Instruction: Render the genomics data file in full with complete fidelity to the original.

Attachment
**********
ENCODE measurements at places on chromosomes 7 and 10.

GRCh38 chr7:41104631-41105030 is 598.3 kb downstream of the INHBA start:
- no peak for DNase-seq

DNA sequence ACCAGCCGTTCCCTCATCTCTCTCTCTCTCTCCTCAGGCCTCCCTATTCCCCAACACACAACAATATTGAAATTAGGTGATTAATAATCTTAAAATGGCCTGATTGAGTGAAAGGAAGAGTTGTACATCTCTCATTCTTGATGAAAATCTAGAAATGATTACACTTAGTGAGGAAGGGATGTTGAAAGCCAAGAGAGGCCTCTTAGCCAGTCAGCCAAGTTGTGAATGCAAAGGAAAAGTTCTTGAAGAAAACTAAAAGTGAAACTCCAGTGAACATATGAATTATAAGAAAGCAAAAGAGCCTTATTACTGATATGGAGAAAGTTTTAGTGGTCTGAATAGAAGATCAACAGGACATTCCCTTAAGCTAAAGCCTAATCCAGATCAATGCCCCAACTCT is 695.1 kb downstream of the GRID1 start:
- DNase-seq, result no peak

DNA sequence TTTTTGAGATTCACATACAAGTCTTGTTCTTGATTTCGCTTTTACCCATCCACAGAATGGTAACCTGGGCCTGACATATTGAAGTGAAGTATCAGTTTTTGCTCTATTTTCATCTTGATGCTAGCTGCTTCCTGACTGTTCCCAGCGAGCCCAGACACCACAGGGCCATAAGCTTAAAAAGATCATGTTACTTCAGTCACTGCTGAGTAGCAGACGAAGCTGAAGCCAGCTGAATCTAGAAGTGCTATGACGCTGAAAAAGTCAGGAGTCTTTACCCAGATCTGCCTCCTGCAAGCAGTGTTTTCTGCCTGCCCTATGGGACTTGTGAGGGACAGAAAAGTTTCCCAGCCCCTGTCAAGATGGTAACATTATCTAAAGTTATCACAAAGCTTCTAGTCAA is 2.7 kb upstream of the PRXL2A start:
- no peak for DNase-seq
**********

ENCODE measurements at places on chromosomes 7 and 10.

GRCh38 chr7:41104631-41105030 is 598.3 kb downstream of the INHBA start:
- no peak for DNase-seq

DNA sequence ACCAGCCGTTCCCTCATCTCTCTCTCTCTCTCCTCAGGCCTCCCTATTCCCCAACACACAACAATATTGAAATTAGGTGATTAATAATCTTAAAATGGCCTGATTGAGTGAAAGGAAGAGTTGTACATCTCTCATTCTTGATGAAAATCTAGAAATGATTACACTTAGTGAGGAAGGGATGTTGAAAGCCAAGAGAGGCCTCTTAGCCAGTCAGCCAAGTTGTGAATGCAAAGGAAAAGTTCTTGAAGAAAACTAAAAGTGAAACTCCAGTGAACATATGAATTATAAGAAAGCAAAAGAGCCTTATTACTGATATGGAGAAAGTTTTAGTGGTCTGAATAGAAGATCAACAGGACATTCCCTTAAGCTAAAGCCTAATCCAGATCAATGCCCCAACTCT is 695.1 kb downstream of the GRID1 start:
- DNase-seq, result no peak

DNA sequence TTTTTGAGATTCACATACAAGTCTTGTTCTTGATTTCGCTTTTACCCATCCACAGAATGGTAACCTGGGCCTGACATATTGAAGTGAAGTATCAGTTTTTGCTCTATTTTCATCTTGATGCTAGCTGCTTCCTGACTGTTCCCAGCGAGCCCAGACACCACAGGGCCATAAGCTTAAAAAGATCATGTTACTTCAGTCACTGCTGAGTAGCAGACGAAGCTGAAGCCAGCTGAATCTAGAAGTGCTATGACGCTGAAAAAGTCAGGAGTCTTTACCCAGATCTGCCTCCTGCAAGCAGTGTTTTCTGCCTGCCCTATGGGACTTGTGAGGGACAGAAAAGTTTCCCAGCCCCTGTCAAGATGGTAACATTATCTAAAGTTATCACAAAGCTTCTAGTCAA is 2.7 kb upstream of the PRXL2A start:
- no peak for DNase-seq